Letter: Government regulation is needed to prevent biased under-reporting of clinical trials BMJ Volume 329, p 462
Failing to disclose the results of clinical trials kills patients and wastes money, and government regulation is needed to put a stop to it, argues Sir Iain Chalmers in a letter to this week's BMJ.
In 1996, Schering Healthcare published details of its ongoing clinical trials. Two years later GlaxoWellcome announced its decision to register and seek to report all its clinical trials.
But only now, and in response to accusations of biased under-reporting of research, has GlaxoSmithKline (GSK) announced that it intends to put in place some of the policies set out seven years ago by GlaxoWellcome.
It would be churlish not to welcome this, says the author. But the past record of the pharmaceutical industry, and the reactions of some other companies to GSK's announcement, prompt deep scepticism that the industry will ever voluntarily implement ethical trial registration and publication policies, he concludes.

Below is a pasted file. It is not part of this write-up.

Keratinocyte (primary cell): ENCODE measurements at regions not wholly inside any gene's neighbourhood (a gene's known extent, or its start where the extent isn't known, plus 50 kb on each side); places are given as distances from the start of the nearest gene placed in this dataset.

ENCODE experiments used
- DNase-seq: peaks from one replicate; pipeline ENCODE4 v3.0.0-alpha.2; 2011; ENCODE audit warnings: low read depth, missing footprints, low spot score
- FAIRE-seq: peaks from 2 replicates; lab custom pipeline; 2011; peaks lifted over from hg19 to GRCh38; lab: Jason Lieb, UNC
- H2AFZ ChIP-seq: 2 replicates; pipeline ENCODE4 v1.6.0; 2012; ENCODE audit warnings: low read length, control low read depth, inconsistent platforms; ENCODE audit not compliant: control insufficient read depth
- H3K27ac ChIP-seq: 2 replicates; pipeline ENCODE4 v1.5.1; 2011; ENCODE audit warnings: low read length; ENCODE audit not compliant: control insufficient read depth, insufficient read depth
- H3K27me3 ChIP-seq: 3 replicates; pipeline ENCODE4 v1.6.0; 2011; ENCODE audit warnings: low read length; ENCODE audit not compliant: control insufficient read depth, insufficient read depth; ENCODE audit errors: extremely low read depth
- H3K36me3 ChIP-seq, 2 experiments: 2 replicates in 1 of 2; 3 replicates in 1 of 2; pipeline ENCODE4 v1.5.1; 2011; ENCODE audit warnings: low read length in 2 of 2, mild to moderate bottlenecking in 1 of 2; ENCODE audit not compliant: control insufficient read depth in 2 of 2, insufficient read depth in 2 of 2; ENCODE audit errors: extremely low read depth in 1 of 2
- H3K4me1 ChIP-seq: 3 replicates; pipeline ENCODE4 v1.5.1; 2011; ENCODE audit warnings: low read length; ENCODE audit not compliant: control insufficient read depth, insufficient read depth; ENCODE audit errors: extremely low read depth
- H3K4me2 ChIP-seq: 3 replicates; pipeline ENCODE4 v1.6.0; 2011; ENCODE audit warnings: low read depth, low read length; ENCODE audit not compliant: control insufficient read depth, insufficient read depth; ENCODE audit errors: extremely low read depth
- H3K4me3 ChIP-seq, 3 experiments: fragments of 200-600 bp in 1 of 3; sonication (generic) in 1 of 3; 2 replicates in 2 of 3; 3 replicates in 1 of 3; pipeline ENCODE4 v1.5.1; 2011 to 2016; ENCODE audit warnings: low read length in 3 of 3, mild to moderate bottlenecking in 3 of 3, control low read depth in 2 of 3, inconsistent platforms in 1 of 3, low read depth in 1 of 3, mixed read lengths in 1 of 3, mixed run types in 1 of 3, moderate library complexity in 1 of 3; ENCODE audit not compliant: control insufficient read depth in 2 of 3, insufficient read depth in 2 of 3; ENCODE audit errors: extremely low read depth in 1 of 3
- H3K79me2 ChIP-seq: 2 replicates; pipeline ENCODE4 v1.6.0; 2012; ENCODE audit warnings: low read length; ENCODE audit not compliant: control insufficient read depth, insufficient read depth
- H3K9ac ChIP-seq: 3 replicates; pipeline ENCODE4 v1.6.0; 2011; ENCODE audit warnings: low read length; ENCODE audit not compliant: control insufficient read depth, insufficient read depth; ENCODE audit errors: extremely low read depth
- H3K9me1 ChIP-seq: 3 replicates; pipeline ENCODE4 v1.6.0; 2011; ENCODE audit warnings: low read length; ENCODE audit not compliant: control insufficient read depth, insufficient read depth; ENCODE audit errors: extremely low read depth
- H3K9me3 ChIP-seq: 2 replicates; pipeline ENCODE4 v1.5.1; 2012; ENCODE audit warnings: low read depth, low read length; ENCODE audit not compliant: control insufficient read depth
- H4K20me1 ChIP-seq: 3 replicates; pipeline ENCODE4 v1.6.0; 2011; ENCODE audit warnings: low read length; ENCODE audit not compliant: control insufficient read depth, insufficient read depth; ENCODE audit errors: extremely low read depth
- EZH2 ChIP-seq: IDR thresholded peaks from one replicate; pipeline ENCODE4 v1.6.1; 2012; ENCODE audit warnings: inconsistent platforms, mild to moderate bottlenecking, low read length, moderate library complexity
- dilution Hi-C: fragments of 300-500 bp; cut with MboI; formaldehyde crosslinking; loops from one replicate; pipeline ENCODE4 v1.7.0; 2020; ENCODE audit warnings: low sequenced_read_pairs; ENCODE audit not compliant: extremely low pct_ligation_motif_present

Source: Eurekalert & othersLast reviewed: By John M. Grohol, Psy.D. on 21 Feb 2009
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Two roads diverged in a wood, and I--
I took the one less traveled by,
And that has made all the difference.
-- Robert Frost